I've aways thought that the Rhodesians would be a more likely operator for the Jaguar given their need was for CAS and strike aircraft as opposed to air defence. If Apartheid South Africa isn't hit with sanctions or arms embargo's then it's not too much of a stretch to imagine that Rhodesia would also have been unaffected. The Rhodesian Air Force operated a mix of ancient Canberra's and Hunters that were in dire need of replacement but without access to the international arms market the RhAF (With considerable help from the SAAF) was forced to find ever more innovative ways to keep their elderly aircraft flying and combat effective. Without sanctions I could easily see the RhAF procuring British Aerospace Hawk's (Which was the first aircraft type procured by the Zimbabwe Air Force) as its a cheap aircraft to procure and operate, meets their needs and is a massive step up in capability from the Hawker Hunter. If they then decide that they still need more something more advanced and capable and still see the RhAF's mission as providing CAS to the army and strike capability with a limited need for air defence (Possibly able to be fulfilled by the Hawk) then the Jaguar is the next logical step.
Of course both potentially procuring the Hawk and Jaguar depend on Britain no longer being upset by the UDI to the point where they are wiling to recognise Rhodesia and supply them with arms.

What would be interesting would be a SAAF unaffected by sanctions being willing to pass on aircraft to the RhAF (Such as Canberra's, Mirage's and helicopters) either surplus or new built purchased on the RhAF's behalf along with training and technical support.
 
I was thinking of a lineup of Jaguar, Bucanneer and something for air-air; either the F1 with upgrades or, depending on era and budget, Mirage 2000.
 
The Jaguar wouldn't have been available until the mid 70's at the earliest so I suppose its possible the SAAF decides to dispense with either the Mirage 3 or Buccaneer at this point as they would no longer be cutting edge and would have quite a few hours on their airframes and replace them with Jags.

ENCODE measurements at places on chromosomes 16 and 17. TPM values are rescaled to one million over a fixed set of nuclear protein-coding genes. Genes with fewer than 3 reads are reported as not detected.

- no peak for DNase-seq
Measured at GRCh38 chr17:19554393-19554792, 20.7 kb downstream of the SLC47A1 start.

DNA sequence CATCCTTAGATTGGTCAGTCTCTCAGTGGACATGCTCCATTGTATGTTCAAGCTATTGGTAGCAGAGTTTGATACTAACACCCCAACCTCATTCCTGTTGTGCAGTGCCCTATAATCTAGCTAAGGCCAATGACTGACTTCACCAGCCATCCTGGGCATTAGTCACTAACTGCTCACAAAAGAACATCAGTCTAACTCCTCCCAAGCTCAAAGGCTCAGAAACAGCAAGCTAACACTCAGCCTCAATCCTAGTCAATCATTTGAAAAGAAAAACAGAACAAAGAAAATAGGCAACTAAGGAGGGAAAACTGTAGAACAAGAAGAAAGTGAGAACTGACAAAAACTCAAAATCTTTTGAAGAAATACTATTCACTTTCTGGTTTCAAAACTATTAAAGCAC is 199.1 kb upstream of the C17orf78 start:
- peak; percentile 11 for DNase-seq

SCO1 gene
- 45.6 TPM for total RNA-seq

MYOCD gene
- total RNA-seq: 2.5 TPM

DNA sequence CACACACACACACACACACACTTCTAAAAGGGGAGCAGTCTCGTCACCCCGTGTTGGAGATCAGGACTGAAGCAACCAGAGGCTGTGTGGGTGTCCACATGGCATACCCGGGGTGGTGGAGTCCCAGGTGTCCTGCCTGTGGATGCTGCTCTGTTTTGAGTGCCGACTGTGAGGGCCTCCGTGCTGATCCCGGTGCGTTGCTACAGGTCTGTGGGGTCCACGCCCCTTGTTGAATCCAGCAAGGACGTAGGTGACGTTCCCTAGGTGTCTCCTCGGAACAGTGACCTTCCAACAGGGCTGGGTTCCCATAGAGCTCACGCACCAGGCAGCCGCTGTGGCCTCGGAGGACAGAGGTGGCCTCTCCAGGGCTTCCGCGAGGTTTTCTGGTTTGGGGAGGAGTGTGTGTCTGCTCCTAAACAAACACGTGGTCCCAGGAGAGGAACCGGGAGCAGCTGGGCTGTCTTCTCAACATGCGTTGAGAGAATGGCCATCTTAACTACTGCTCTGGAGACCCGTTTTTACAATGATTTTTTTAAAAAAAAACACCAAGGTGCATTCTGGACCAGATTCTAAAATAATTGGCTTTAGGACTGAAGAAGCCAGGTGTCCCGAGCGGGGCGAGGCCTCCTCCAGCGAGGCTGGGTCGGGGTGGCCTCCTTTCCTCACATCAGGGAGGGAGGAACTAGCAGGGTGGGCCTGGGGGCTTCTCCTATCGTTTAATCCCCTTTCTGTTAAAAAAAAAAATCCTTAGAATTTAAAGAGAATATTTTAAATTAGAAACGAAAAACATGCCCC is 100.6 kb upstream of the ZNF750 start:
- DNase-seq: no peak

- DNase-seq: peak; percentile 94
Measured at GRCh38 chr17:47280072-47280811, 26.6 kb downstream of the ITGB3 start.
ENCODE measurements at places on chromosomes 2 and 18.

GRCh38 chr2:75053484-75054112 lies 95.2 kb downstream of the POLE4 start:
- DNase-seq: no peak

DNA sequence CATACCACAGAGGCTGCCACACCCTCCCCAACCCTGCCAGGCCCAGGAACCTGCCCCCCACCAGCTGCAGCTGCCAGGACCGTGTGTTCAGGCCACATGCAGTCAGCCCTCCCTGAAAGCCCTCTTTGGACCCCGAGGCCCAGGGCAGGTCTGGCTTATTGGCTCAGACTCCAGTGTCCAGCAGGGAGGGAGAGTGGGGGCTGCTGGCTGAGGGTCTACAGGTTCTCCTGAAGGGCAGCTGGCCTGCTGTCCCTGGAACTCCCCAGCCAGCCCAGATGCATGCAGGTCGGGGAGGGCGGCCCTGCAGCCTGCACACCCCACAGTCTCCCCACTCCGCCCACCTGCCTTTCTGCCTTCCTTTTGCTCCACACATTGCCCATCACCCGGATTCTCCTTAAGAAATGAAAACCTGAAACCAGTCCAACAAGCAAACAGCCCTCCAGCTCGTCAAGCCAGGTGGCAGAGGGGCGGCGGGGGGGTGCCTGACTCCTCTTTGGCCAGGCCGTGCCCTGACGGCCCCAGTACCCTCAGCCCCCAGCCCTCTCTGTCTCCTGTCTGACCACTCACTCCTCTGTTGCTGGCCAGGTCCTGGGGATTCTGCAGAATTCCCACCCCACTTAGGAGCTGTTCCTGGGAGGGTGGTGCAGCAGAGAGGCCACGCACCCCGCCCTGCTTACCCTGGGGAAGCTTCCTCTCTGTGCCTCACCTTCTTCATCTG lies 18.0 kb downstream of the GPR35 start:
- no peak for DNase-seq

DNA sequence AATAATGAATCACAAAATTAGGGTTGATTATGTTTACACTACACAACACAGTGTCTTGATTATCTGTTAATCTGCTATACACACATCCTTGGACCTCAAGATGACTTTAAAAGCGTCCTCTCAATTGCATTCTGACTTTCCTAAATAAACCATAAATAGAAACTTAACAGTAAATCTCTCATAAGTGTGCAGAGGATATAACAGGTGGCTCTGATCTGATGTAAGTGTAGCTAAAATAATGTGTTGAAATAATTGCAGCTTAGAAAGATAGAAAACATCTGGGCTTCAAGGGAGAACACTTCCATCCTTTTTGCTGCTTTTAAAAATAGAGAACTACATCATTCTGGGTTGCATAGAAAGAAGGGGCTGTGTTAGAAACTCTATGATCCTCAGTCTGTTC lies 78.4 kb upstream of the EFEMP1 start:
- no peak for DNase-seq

However the SAAF would likely have been faced with the potential loss of nuclear/conventional strike capability from losing the Buccaneer or loss of air to air capability from losing the Mirage 3.
Could the Jaguar replace any of these capabilities?
 
Fair enough.

It would have been interesting to see how SADF MPAs and sub chasers do some action.

Here in the Philippines, our armed forces used to have PCEs to patrol areas that were frequented by either Soviet or Chinese subs that were supplying arms to the Huks and then later the NPA. One PCE was alleged to have sunk a Chinese sub in 1956 but the wreck has never been found. Another account claimed a PCE damaging an unknown sub.
If the Filipinos sunk a sub in 1956, it almost certainly wasn't Chinese. The first PLAN subs were some ex Soviet S and M class submarines acquired in 1954, two years is far too short for the PLAN to take their first subs for anything more than some coastal cruises.
 
The Jaguar wouldn't have been available until the mid 70's at the earliest so I suppose its possible the SAAF decides to dispense with either the Mirage 3 or Buccaneer at this point as they would no longer be cutting edge and would have quite a few hours on their airframes and replace them with Jags.
However the SAAF would likely have been faced with the potential loss of nuclear/conventional strike capability from losing the Buccaneer or loss of air to air capability from losing the Mirage 3.
Could the Jaguar replace any of these capabilities?
I wouldn't try to replace Mirages with Jaguars, but with Mirage F1s the loss of air to air capability wouldn't be serious. On the flip side, the Jag has good range and a superior avionics suite compared to the Buccaneer, on top of excellent rough-field capability and nuclear qualification on the French version. It can't carry as much ordnance as the Bucc, but as a striker that's pretty much the only weakness absent a major upgrade package for the Bucc.
 
The Soviets occasionally sent submarines and the odd surface ship around the Cape of Good Hope as a flying the flag/show of force exercise.
Plus the Soviets were backing most of South Africa's enemies and the Cubans were moving most of their force's to Angola by ship which would probably be enough to justify the procurement of a credible MPA capability
Cuba is invariably portrayed in the West as a "lackey" of the Soviet Union. However that dates from the Reagan era. Cuba had a history of supporting third world insurgencies/Governments that predates that by a decade or more. Their initial effort in Angola was off their own bat and went against Soviet desires in the region. They sent their forces their on some leaky old merchant ships. After it's success, the Soviets said, "what a good idea," it had been and made use of the Cubans in Africa. Their early efforts have passed into Cuban folklore and feature in several popular folk songs of the period.
 
If the Filipinos sunk a sub in 1956, it almost certainly wasn't Chinese. The first PLAN subs were some ex Soviet S and M class submarines acquired in 1954, two years is far too short for the PLAN to take their first subs for anything more than some coastal cruises.
When did the Chinese have at least green-water capable subs?

The wreck was never found. I don't know too if the Soviets had ocean-going subs that could supply the Huks or the NPA at this period. It was suicide because the waters around the Philippines and Southeast Asia were controlled by the USN and the RN.